Monday, October 17, 2011

Sacrament in the City

The city that never sleeps had yet to wake up as I walked toward Mass along West 71st Street this morning. There was little traffic on Broadway as I crossed in the dark toward the Church of the Blessed Sacrament before 7 am. When I arrived in front of the church, a mini-Notre Dame de Paris, with one portal, not three, wedged into a city block, the front doors were locked. The rain spat down without much interest. I noticed a homeless shelter beneath the church. Then I huddled beneath scaffolding next door and read a few pages of The Father’s Tale, Michael O’Brien’s new novel of a father in search of his son.

Passersby did not make eye contact. Each walked alone. Finally, a woman, Filipina maybe, stopped in front of the church and waited. Then a sacristan who proved to be a priest, the celebrant, unlocked the door and waved the woman in. I followed.

The church, built in 1918 after the parish outgrew its first building, is gorgeous. A massive crucifix, to which my iPhone photo does little justice, hangs above the altar. Three tapestries behind the altar represent Melchisedech blessing Abraham, the Crucifixion, and Abraham arriving at the site of Isaac’s sacrifice. Organ pipes line the rear of the nave above the entrance, and a program of classical music suggests that organist Gregory D’Agostino gets as much play as possible.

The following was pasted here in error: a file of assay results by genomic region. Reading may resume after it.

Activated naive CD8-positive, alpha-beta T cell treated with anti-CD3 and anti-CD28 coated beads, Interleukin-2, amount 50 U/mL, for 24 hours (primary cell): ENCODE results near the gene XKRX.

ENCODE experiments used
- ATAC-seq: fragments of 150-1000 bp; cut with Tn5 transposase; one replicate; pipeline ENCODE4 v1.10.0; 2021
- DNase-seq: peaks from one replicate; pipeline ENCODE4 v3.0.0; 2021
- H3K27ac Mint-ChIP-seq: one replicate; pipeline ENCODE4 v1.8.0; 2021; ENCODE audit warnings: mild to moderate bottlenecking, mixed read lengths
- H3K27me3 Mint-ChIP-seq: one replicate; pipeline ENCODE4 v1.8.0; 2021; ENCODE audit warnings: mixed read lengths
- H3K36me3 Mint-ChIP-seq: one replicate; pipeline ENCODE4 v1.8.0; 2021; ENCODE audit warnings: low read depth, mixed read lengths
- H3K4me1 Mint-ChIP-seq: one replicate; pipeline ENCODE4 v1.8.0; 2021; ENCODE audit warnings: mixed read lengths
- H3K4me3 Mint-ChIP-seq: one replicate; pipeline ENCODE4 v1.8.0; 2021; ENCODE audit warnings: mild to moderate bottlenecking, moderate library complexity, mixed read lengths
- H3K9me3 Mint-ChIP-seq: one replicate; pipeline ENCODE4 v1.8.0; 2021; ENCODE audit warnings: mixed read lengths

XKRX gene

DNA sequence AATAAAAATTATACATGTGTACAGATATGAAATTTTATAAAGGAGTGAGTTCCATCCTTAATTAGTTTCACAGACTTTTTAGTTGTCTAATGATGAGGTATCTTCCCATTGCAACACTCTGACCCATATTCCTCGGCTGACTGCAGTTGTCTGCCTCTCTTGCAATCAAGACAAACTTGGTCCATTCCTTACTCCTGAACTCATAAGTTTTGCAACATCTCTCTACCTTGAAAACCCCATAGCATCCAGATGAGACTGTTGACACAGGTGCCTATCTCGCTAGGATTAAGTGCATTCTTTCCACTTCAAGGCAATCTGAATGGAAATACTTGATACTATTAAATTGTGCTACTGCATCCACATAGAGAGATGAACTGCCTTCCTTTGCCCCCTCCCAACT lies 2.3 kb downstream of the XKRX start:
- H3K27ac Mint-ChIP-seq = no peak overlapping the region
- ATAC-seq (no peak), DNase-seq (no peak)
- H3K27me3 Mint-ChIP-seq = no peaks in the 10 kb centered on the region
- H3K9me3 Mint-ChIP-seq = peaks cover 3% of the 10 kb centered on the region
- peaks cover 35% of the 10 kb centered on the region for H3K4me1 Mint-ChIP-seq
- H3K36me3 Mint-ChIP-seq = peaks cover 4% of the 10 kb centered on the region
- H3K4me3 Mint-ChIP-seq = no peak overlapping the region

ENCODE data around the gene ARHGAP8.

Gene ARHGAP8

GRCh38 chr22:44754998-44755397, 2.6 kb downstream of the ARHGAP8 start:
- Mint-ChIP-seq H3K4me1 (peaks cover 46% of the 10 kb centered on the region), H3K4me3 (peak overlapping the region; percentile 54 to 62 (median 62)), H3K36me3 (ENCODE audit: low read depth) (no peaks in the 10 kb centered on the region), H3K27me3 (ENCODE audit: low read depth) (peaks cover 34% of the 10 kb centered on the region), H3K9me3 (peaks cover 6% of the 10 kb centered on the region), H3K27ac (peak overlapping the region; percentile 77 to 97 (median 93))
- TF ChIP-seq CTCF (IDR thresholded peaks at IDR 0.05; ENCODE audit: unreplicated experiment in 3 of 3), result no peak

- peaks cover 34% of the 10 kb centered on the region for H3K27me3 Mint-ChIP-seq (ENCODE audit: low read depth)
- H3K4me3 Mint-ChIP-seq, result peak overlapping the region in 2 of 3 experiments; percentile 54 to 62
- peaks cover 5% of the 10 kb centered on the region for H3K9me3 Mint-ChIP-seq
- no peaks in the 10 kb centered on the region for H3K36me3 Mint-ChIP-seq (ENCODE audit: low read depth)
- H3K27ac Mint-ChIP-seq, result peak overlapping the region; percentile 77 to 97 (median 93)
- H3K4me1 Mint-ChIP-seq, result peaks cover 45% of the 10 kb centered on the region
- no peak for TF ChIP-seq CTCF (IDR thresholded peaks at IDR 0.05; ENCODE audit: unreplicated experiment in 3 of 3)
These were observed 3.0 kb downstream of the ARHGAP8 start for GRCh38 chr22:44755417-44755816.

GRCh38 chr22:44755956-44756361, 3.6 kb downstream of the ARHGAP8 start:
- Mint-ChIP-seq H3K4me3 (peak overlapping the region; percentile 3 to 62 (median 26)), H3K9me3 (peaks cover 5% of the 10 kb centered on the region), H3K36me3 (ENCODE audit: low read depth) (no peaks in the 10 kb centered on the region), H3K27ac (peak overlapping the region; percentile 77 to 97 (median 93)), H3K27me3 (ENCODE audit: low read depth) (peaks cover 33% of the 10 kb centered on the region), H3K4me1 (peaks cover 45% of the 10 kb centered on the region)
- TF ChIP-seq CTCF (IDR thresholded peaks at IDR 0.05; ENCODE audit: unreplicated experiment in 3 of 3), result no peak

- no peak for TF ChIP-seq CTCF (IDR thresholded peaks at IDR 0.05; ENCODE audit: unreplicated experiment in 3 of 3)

There were only 20 congregants at Mass, which amazed me. Our parish in suburban Boston, in a town of 40 thousand, draws at least 50 at 7 am each morning. The city doesn’t sleep, and it doesn’t pray either, I thought. When the priest’s homily ran long, on a theme of social justice that was certainly justified by the Gospel reading (Luke 12:13–21), I thought some more. Father Chateau’s homily would have been so short, Mass would be over by now, and Father Barnes would have made something else entirely out the parable of the rich farmer who built a bigger barn. Greed, greed, greed, seemed to be the only theme of this homily, and I tuned the priest in and out.

But then the Mass. And the elevation. Never have I seen a priest hold the Blessed Sacrament so long before his eyes, without moving, five, ten, fifteen seconds. Not even in the old video of Padre Pio celebrating Mass have I seen such a thing. Then again with the chalice. It was mesmerizing. It was real. When I went forward to receive Communion, the priest held the host before his eyes again and looked through it into mine. Greed? What greed?

As I left the church, I noticed two men, presumably from the shelter downstairs, asleep now in the back pews. Outside, the city was awake. A jack hammer called me toward Broadway. I stopped for eggs and pancakes and watched the New York flow, so many pale people making so little eye contact. I wanted to get back to the country as quickly as possible, but I am here visiting my daughter, and we have agreed to have supper together tonight after her long day.

On the way back along 71st Street to her apartment, I passed one of New York City’s “vest pocket parks.” Septuagesimo Uno (“71”) is such a mini-park, little more than an alley held back from development between two towering apartment houses. Of course it was locked shut and the signs warned against all kinds of misbehavior. But I thought that here, as on the other side of Broadway, there is at least a refuge—not always easy to enter but worth the visit.

As Michael O’Brien is reminding me, and as I am trying to remind my daughter, the Father is always in search of us, even when we do not look him in the eye. I returned to my daughter’s apartment for a quiet day of reading.

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